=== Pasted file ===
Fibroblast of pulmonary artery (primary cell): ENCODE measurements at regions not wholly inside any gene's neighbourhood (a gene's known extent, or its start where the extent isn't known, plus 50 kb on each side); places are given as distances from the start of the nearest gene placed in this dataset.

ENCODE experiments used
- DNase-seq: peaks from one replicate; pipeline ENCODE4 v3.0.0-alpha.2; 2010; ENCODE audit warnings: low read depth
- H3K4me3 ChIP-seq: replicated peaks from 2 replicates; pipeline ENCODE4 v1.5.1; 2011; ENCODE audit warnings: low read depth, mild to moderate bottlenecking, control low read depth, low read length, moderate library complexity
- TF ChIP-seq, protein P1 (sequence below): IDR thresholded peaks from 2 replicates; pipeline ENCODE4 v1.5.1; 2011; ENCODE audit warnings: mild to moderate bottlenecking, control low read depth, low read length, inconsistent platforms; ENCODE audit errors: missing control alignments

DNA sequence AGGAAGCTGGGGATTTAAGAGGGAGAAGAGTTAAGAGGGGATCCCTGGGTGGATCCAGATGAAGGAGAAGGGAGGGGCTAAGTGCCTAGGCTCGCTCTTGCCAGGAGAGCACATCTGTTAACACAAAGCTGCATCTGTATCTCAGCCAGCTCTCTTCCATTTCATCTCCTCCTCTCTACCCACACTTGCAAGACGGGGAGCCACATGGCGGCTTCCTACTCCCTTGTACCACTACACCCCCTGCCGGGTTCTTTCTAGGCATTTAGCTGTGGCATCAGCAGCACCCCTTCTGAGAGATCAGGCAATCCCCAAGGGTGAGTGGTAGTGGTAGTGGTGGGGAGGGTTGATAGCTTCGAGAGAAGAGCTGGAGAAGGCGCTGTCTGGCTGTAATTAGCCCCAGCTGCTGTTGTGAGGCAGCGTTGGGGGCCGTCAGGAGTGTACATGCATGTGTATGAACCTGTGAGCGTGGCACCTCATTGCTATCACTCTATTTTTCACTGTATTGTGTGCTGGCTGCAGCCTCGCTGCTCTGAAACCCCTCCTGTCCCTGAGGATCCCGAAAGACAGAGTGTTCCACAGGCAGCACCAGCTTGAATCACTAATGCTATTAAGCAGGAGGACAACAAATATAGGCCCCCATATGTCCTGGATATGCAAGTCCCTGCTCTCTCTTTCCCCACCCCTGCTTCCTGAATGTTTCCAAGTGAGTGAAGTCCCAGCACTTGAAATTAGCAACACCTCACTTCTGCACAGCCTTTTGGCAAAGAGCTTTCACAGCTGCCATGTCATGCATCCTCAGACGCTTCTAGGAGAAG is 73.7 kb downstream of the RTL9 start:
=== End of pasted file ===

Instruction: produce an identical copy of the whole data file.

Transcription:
Fibroblast of pulmonary artery (primary cell): ENCODE measurements at regions not wholly inside any gene's neighbourhood (a gene's known extent, or its start where the extent isn't known, plus 50 kb on each side); places are given as distances from the start of the nearest gene placed in this dataset.

ENCODE experiments used
- DNase-seq: peaks from one replicate; pipeline ENCODE4 v3.0.0-alpha.2; 2010; ENCODE audit warnings: low read depth
- H3K4me3 ChIP-seq: replicated peaks from 2 replicates; pipeline ENCODE4 v1.5.1; 2011; ENCODE audit warnings: low read depth, mild to moderate bottlenecking, control low read depth, low read length, moderate library complexity
- TF ChIP-seq, protein P1 (sequence below): IDR thresholded peaks from 2 replicates; pipeline ENCODE4 v1.5.1; 2011; ENCODE audit warnings: mild to moderate bottlenecking, control low read depth, low read length, inconsistent platforms; ENCODE audit errors: missing control alignments

DNA sequence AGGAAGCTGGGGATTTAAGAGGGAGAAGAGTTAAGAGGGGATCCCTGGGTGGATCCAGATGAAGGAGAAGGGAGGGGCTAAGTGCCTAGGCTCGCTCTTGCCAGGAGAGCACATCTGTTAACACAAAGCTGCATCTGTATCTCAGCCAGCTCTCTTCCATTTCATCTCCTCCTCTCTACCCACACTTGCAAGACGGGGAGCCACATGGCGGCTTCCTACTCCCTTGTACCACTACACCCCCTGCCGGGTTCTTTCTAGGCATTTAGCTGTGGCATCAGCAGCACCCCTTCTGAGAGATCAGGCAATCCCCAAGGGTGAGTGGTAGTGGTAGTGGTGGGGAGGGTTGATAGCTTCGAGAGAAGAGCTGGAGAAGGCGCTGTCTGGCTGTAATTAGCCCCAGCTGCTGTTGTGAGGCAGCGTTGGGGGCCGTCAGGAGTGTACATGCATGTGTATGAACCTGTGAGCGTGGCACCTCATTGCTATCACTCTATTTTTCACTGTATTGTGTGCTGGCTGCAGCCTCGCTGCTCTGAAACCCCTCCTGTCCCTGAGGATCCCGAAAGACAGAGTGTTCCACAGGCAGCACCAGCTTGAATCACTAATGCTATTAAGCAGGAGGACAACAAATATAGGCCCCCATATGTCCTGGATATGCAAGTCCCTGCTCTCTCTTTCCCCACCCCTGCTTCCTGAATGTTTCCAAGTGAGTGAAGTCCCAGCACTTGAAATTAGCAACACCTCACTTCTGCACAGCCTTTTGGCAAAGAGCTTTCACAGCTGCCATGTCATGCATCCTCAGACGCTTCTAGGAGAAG is 73.7 kb downstream of the RTL9 start: